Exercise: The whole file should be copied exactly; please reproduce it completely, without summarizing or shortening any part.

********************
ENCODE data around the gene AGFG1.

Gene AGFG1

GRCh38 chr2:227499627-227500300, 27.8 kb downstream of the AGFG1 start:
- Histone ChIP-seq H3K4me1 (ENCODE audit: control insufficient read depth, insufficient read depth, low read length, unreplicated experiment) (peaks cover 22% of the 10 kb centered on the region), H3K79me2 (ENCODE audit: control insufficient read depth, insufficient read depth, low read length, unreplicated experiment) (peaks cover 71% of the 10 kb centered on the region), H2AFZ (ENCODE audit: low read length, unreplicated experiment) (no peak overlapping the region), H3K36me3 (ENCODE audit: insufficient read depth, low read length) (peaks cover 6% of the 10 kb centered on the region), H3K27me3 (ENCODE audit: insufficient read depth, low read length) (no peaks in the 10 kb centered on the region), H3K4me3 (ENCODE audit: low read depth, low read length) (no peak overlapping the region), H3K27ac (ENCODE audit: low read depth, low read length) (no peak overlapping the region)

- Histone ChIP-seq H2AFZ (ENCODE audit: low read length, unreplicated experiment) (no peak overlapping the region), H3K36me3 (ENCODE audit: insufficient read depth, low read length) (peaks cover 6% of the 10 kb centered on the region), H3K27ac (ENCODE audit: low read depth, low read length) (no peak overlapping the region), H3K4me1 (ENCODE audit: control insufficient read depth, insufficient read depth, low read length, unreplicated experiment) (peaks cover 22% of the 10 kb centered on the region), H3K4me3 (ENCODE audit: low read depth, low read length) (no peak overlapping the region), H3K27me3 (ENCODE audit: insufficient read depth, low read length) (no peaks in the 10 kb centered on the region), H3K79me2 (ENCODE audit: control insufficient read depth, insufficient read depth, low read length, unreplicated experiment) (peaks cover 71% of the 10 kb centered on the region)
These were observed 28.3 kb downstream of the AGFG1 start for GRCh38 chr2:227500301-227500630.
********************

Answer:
ENCODE data around the gene AGFG1.

Gene AGFG1

GRCh38 chr2:227499627-227500300, 27.8 kb downstream of the AGFG1 start:
- Histone ChIP-seq H3K4me1 (ENCODE audit: control insufficient read depth, insufficient read depth, low read length, unreplicated experiment) (peaks cover 22% of the 10 kb centered on the region), H3K79me2 (ENCODE audit: control insufficient read depth, insufficient read depth, low read length, unreplicated experiment) (peaks cover 71% of the 10 kb centered on the region), H2AFZ (ENCODE audit: low read length, unreplicated experiment) (no peak overlapping the region), H3K36me3 (ENCODE audit: insufficient read depth, low read length) (peaks cover 6% of the 10 kb centered on the region), H3K27me3 (ENCODE audit: insufficient read depth, low read length) (no peaks in the 10 kb centered on the region), H3K4me3 (ENCODE audit: low read depth, low read length) (no peak overlapping the region), H3K27ac (ENCODE audit: low read depth, low read length) (no peak overlapping the region)

- Histone ChIP-seq H2AFZ (ENCODE audit: low read length, unreplicated experiment) (no peak overlapping the region), H3K36me3 (ENCODE audit: insufficient read depth, low read length) (peaks cover 6% of the 10 kb centered on the region), H3K27ac (ENCODE audit: low read depth, low read length) (no peak overlapping the region), H3K4me1 (ENCODE audit: control insufficient read depth, insufficient read depth, low read length, unreplicated experiment) (peaks cover 22% of the 10 kb centered on the region), H3K4me3 (ENCODE audit: low read depth, low read length) (no peak overlapping the region), H3K27me3 (ENCODE audit: insufficient read depth, low read length) (no peaks in the 10 kb centered on the region), H3K79me2 (ENCODE audit: control insufficient read depth, insufficient read depth, low read length, unreplicated experiment) (peaks cover 71% of the 10 kb centered on the region)
These were observed 28.3 kb downstream of the AGFG1 start for GRCh38 chr2:227500301-227500630.